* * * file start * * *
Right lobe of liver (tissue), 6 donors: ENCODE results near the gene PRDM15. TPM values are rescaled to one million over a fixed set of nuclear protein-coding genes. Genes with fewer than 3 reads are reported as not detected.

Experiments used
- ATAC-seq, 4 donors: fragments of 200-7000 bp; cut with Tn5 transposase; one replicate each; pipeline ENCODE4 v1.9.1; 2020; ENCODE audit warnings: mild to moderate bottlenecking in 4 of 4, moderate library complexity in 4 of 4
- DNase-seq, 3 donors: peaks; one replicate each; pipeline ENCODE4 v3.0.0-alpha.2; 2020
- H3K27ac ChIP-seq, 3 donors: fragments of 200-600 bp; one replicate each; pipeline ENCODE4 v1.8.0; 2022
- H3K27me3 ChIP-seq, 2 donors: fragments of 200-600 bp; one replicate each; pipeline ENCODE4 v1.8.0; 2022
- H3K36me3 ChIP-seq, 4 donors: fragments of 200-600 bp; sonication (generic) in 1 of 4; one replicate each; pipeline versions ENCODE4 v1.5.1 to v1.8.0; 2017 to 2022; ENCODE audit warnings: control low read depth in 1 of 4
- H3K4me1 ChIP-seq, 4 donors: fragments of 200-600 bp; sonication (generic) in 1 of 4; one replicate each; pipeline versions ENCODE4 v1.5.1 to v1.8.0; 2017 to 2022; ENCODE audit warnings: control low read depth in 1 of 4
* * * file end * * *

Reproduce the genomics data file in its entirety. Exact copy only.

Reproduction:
Right lobe of liver (tissue), 6 donors: ENCODE results near the gene PRDM15. TPM values are rescaled to one million over a fixed set of nuclear protein-coding genes. Genes with fewer than 3 reads are reported as not detected.

Experiments used
- ATAC-seq, 4 donors: fragments of 200-7000 bp; cut with Tn5 transposase; one replicate each; pipeline ENCODE4 v1.9.1; 2020; ENCODE audit warnings: mild to moderate bottlenecking in 4 of 4, moderate library complexity in 4 of 4
- DNase-seq, 3 donors: peaks; one replicate each; pipeline ENCODE4 v3.0.0-alpha.2; 2020
- H3K27ac ChIP-seq, 3 donors: fragments of 200-600 bp; one replicate each; pipeline ENCODE4 v1.8.0; 2022
- H3K27me3 ChIP-seq, 2 donors: fragments of 200-600 bp; one replicate each; pipeline ENCODE4 v1.8.0; 2022
- H3K36me3 ChIP-seq, 4 donors: fragments of 200-600 bp; sonication (generic) in 1 of 4; one replicate each; pipeline versions ENCODE4 v1.5.1 to v1.8.0; 2017 to 2022; ENCODE audit warnings: control low read depth in 1 of 4
- H3K4me1 ChIP-seq, 4 donors: fragments of 200-600 bp; sonication (generic) in 1 of 4; one replicate each; pipeline versions ENCODE4 v1.5.1 to v1.8.0; 2017 to 2022; ENCODE audit warnings: control low read depth in 1 of 4